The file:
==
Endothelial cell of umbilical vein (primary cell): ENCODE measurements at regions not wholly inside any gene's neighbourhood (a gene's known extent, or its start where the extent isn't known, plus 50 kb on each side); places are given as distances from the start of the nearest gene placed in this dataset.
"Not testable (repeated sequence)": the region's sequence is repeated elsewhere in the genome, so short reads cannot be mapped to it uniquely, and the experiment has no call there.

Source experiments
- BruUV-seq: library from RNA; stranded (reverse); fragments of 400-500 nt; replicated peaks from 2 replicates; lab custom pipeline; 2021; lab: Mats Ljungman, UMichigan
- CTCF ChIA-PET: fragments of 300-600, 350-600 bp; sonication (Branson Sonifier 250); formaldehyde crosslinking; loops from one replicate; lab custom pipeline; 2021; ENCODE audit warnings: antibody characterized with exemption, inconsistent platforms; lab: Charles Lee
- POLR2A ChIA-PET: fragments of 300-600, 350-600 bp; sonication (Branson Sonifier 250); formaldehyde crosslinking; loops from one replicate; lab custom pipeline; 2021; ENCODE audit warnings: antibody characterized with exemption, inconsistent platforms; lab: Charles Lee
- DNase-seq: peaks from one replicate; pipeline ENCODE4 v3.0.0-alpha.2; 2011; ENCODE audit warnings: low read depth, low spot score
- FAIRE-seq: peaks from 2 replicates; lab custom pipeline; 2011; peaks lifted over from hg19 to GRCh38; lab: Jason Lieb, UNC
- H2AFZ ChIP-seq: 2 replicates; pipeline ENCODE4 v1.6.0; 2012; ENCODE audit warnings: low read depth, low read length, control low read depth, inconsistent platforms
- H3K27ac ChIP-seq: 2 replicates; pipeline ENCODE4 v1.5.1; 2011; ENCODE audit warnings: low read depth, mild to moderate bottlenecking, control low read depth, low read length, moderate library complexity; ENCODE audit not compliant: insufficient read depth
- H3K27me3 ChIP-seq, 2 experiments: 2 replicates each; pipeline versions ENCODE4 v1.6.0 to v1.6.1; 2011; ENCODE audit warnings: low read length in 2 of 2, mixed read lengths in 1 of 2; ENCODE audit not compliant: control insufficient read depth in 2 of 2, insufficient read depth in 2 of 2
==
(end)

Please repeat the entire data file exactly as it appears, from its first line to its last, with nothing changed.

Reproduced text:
Endothelial cell of umbilical vein (primary cell): ENCODE measurements at regions not wholly inside any gene's neighbourhood (a gene's known extent, or its start where the extent isn't known, plus 50 kb on each side); places are given as distances from the start of the nearest gene placed in this dataset.
"Not testable (repeated sequence)": the region's sequence is repeated elsewhere in the genome, so short reads cannot be mapped to it uniquely, and the experiment has no call there.

Source experiments
- BruUV-seq: library from RNA; stranded (reverse); fragments of 400-500 nt; replicated peaks from 2 replicates; lab custom pipeline; 2021; lab: Mats Ljungman, UMichigan
- CTCF ChIA-PET: fragments of 300-600, 350-600 bp; sonication (Branson Sonifier 250); formaldehyde crosslinking; loops from one replicate; lab custom pipeline; 2021; ENCODE audit warnings: antibody characterized with exemption, inconsistent platforms; lab: Charles Lee
- POLR2A ChIA-PET: fragments of 300-600, 350-600 bp; sonication (Branson Sonifier 250); formaldehyde crosslinking; loops from one replicate; lab custom pipeline; 2021; ENCODE audit warnings: antibody characterized with exemption, inconsistent platforms; lab: Charles Lee
- DNase-seq: peaks from one replicate; pipeline ENCODE4 v3.0.0-alpha.2; 2011; ENCODE audit warnings: low read depth, low spot score
- FAIRE-seq: peaks from 2 replicates; lab custom pipeline; 2011; peaks lifted over from hg19 to GRCh38; lab: Jason Lieb, UNC
- H2AFZ ChIP-seq: 2 replicates; pipeline ENCODE4 v1.6.0; 2012; ENCODE audit warnings: low read depth, low read length, control low read depth, inconsistent platforms
- H3K27ac ChIP-seq: 2 replicates; pipeline ENCODE4 v1.5.1; 2011; ENCODE audit warnings: low read depth, mild to moderate bottlenecking, control low read depth, low read length, moderate library complexity; ENCODE audit not compliant: insufficient read depth
- H3K27me3 ChIP-seq, 2 experiments: 2 replicates each; pipeline versions ENCODE4 v1.6.0 to v1.6.1; 2011; ENCODE audit warnings: low read length in 2 of 2, mixed read lengths in 1 of 2; ENCODE audit not compliant: control insufficient read depth in 2 of 2, insufficient read depth in 2 of 2